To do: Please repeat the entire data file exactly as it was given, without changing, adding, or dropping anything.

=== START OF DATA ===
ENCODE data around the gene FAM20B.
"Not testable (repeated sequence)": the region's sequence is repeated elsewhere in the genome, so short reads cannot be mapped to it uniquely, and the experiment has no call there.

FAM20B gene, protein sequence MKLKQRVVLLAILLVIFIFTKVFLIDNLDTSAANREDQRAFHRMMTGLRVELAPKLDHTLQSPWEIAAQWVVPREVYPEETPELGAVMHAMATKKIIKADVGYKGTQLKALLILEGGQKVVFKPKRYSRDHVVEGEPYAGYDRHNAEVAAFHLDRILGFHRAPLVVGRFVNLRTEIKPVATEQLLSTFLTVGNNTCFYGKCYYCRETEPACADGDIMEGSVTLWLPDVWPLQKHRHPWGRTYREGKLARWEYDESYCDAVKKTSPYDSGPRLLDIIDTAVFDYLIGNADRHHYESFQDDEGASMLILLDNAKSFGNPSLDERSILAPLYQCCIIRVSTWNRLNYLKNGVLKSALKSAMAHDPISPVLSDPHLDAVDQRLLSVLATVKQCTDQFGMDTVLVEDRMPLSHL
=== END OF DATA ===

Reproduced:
ENCODE data around the gene FAM20B.
"Not testable (repeated sequence)": the region's sequence is repeated elsewhere in the genome, so short reads cannot be mapped to it uniquely, and the experiment has no call there.

FAM20B gene, protein sequence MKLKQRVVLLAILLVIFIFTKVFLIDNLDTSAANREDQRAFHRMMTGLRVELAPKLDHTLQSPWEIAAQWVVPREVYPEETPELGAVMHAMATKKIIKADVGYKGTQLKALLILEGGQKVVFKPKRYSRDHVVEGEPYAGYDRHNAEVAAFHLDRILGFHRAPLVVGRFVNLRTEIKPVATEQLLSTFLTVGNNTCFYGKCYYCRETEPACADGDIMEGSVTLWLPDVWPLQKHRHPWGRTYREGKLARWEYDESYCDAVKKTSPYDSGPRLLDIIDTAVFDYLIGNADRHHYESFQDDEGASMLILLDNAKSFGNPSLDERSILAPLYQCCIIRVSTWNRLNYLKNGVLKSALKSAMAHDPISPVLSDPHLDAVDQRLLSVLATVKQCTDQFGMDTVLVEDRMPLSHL